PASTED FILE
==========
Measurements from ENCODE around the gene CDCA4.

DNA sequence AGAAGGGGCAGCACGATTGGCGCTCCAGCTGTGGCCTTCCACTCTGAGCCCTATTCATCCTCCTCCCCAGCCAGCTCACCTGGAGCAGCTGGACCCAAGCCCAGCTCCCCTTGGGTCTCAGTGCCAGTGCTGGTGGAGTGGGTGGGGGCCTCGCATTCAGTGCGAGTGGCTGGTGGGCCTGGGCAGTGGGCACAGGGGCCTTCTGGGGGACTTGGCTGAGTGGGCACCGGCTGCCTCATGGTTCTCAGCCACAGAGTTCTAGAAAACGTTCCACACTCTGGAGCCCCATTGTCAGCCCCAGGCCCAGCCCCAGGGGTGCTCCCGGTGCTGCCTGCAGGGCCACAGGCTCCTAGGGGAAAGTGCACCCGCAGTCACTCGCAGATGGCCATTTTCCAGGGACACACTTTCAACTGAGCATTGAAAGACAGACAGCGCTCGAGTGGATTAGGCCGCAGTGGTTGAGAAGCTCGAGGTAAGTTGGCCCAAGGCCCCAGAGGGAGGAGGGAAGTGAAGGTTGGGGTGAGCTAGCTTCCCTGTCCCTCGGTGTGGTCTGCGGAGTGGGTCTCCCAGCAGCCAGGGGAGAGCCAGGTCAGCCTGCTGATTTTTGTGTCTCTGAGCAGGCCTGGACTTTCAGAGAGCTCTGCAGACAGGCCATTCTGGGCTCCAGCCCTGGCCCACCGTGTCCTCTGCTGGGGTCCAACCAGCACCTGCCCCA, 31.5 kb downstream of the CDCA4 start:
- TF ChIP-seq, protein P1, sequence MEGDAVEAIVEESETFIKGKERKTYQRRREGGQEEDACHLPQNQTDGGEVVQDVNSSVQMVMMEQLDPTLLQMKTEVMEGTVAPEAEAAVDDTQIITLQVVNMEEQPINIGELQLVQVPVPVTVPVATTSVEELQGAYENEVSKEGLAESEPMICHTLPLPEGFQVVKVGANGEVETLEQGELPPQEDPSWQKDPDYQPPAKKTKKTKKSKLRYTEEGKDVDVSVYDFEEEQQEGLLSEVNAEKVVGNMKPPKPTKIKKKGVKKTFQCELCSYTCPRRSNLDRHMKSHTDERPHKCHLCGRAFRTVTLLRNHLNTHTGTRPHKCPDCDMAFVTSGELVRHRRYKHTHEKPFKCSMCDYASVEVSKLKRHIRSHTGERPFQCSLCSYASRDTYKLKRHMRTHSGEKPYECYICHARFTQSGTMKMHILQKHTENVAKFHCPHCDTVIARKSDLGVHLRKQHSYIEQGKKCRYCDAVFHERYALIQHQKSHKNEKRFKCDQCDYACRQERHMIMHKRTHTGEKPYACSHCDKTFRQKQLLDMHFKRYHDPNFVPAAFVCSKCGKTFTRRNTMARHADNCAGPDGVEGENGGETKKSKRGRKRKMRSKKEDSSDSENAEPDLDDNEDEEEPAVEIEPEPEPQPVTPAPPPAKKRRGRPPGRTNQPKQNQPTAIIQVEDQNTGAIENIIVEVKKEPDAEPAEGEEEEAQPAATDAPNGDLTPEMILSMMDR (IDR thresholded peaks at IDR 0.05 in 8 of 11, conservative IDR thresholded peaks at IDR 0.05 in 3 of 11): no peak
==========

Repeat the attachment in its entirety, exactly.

Measurements from ENCODE around the gene CDCA4.

DNA sequence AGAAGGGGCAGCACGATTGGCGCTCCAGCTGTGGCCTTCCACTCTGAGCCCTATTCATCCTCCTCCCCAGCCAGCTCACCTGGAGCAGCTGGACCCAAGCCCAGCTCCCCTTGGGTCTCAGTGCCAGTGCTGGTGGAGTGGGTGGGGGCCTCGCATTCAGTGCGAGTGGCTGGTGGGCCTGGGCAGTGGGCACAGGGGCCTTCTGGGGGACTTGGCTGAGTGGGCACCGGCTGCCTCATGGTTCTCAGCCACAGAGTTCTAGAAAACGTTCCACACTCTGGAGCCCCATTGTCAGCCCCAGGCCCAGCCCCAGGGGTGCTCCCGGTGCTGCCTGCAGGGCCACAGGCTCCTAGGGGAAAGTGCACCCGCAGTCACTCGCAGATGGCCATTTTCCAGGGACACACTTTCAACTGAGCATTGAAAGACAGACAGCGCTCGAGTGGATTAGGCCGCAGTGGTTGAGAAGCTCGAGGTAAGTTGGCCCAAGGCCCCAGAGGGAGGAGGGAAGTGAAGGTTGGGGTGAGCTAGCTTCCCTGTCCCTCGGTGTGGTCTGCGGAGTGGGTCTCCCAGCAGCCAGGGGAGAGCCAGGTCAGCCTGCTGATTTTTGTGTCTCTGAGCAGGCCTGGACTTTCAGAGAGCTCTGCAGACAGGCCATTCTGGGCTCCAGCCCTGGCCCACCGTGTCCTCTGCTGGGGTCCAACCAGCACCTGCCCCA, 31.5 kb downstream of the CDCA4 start:
- TF ChIP-seq, protein P1, sequence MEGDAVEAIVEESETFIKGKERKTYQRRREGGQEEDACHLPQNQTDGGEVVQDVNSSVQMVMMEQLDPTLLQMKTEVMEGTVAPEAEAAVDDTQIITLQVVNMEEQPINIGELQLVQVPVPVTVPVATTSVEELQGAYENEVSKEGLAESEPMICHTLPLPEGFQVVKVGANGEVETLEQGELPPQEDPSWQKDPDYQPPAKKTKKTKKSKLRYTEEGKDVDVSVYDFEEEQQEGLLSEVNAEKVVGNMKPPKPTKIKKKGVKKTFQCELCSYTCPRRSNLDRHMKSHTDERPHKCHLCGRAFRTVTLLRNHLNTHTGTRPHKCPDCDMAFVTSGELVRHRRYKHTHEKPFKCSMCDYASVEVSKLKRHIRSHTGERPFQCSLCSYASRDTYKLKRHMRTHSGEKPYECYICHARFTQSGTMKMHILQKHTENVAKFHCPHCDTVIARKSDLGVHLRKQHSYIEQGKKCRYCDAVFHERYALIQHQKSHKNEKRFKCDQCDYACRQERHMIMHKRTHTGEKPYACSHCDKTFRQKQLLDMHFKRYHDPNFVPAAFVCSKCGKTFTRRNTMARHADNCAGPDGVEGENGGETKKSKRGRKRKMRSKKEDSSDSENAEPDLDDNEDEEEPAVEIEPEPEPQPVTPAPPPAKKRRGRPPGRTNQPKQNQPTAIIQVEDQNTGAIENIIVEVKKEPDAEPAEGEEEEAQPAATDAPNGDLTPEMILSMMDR (IDR thresholded peaks at IDR 0.05 in 8 of 11, conservative IDR thresholded peaks at IDR 0.05 in 3 of 11): no peak